Mom can be so mean

Mom was living on her own and still doing pretty well, until she fell last year and broke her hip. She had gone into her backyard to water her plants and caught the edge of her shoe on the sidewalk. Mom laid on her back walk for half of the day until her neighbor stopped by and heard her cries. Thank goodness I had given the neighbor my number. She called me and we rushed Mom to the hospital.

Mom had surgery to repair her hip and then months of rehab and physical therapy. I think she did pretty well for an 81 year old woman, but she just never seemed to get back to her perky self. As the months went by, I realized that I was spending every bit of extra time driving mom to therapy; going to doctor’s appointments; stopping by her house; taking in the mail; watering the plants; writing out her bills; cleaning her house and everything in between. I was happy to help Mom, but I can honestly say I was exhausted.

As the year has gone by, it seems the more I help my Mom, the more impatient she becomes. I have a fulltime job; a husband at home and two kids in college; AND I am helping my mother every day. I don’t think every person out there necessarily offers this level of kindness and care to their parent, so when she lashes out at me, it feels pretty awful. I actually got to the point a few months ago when I just felt so resentful. I really didn’t even want to see her or spend time with her, and the sad thing is that I really love my mother. She and I have always been so close, so this feeling was breaking my heart.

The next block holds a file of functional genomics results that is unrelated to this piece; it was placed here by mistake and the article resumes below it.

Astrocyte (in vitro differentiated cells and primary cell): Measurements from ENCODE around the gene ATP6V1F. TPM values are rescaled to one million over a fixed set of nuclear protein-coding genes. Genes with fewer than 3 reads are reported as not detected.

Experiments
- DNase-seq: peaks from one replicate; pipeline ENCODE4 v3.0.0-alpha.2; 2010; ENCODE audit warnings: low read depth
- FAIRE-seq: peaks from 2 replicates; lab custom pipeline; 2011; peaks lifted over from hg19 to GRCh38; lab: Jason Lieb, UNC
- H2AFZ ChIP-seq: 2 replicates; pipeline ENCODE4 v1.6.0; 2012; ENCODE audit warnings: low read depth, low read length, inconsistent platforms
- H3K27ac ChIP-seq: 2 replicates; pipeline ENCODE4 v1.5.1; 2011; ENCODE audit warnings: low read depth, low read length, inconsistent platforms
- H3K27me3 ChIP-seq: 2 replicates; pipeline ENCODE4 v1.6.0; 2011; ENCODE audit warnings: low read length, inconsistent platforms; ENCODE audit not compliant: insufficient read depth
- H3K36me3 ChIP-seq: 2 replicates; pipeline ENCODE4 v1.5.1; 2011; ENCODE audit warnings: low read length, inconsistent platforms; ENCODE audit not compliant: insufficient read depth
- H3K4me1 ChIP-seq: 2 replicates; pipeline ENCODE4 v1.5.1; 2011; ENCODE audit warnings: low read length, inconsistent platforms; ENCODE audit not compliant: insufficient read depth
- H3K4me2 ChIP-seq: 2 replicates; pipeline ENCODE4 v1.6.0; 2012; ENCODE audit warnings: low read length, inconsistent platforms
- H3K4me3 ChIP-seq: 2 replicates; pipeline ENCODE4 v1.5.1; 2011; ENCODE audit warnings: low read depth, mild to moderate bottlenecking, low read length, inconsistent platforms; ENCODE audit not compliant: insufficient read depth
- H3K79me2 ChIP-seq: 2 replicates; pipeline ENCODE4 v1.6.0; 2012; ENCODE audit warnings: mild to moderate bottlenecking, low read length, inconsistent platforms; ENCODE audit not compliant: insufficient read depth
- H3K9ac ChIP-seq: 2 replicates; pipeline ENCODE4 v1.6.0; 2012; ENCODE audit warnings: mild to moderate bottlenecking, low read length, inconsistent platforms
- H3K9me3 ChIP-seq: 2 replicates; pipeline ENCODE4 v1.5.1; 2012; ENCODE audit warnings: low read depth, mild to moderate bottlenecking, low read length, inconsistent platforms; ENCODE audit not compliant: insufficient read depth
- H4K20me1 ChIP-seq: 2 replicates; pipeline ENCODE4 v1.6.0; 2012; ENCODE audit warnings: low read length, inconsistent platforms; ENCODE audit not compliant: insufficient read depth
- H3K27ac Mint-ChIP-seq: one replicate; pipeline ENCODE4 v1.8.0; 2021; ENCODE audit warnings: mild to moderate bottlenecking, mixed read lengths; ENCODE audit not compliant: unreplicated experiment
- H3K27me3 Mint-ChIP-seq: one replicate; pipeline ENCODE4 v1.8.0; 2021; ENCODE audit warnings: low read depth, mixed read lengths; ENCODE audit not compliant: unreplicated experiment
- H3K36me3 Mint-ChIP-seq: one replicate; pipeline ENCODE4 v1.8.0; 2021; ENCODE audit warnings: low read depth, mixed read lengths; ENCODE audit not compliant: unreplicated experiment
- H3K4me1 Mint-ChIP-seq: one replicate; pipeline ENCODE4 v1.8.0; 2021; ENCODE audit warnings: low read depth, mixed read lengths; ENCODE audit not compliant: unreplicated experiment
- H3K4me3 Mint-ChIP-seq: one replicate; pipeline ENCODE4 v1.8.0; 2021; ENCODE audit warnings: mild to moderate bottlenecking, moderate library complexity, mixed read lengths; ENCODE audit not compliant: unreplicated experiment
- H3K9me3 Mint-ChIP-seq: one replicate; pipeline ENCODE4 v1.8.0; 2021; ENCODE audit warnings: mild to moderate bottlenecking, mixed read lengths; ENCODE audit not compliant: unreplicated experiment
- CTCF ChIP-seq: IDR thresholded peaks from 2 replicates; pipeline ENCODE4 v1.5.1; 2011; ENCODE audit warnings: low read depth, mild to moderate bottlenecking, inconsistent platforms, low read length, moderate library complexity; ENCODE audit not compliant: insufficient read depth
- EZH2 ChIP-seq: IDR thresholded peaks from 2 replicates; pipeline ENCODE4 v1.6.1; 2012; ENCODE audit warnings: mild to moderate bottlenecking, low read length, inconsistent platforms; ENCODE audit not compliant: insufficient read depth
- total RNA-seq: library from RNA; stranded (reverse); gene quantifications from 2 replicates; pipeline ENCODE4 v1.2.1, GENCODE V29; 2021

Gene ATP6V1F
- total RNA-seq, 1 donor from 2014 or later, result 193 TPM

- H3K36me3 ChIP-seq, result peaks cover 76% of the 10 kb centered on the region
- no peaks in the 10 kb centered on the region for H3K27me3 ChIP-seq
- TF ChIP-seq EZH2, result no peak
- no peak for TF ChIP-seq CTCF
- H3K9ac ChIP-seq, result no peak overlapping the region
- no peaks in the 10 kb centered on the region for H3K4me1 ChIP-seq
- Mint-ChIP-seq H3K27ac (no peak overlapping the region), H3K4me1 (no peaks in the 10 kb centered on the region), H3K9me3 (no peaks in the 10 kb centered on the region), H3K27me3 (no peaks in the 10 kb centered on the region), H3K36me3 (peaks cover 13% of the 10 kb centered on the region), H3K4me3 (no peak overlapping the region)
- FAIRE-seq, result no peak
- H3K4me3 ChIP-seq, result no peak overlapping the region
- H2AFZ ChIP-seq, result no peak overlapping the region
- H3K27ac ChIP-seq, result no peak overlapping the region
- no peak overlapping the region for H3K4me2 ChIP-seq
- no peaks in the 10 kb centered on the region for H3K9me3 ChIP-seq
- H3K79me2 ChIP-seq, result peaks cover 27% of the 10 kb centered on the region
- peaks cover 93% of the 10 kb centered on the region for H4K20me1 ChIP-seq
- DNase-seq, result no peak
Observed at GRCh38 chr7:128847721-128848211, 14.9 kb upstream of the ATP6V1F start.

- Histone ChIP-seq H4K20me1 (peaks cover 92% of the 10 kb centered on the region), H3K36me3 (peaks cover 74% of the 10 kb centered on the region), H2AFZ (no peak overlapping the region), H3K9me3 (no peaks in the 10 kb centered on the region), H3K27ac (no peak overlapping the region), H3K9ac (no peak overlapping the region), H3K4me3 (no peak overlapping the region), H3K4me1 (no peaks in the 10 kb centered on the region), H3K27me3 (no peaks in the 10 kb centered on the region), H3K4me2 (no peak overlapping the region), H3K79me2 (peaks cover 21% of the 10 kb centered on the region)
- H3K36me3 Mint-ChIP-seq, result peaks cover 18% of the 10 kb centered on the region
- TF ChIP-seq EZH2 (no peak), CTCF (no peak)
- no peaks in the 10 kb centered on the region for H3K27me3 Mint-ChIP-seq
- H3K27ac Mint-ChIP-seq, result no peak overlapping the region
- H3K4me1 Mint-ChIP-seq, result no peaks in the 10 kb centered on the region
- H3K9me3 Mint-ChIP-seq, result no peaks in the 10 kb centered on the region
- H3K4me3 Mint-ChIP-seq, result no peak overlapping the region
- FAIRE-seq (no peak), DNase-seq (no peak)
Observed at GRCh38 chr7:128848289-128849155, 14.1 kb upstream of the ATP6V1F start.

One night when I couldn’t sleep, I was thinking about this situation with my mom and suddenly realized what must be happening for her. Less than a year ago, my mom had been completely independent. She lived in her own home and could manage all of the pieces of her life and with one tiny trip, her whole world changed. Now she had to depend on someone else to get her to the doctor; do her laundry; care for her home and basically managing most aspects of her life. Her physical condition had deteriorated as well, which also meant a loss of independence. No wonder she was grumpy. No wonder she was lashing out. She had lost everything that really mattered to her and life would never be quite the same. I have to admit, if I were to lose my independence and freedom and have to depend on another person to live my life, I would be pretty upset as well.

The next day, I sat with my mom and talked with her about my revelation. At first she resisted the theory, but as I carefully broached the subject, a tear rolled down her cheek. She began to cry and shared with me how scared she was and how she worried that she would never get back to the life she knew. At that point, I knew that my theory was right. We talked, we laughed, we both cried some more, but we also bonded again.

Mom is now back in her home, only seeing the doctor once a month now and being extra careful when she goes out to water her plants. We both know that this lifestyle can’t last forever, but we also know good communication and honesty with one another will make any situation that arises much easier and keep our relationship strong.

About Carol

Carol Core, President and Founder of CarolCARE knows, first hand, what your life looks like when it comes to caring for your elderly loved one. Carol knows, because for over 12 years she was the non-paid family caregiver for her Mom, Dad and dear Uncle Earl. While trying to juggle full-time work; life as a wife, mother and grandmother; she managed the care, health, finances and safety of three elderly people.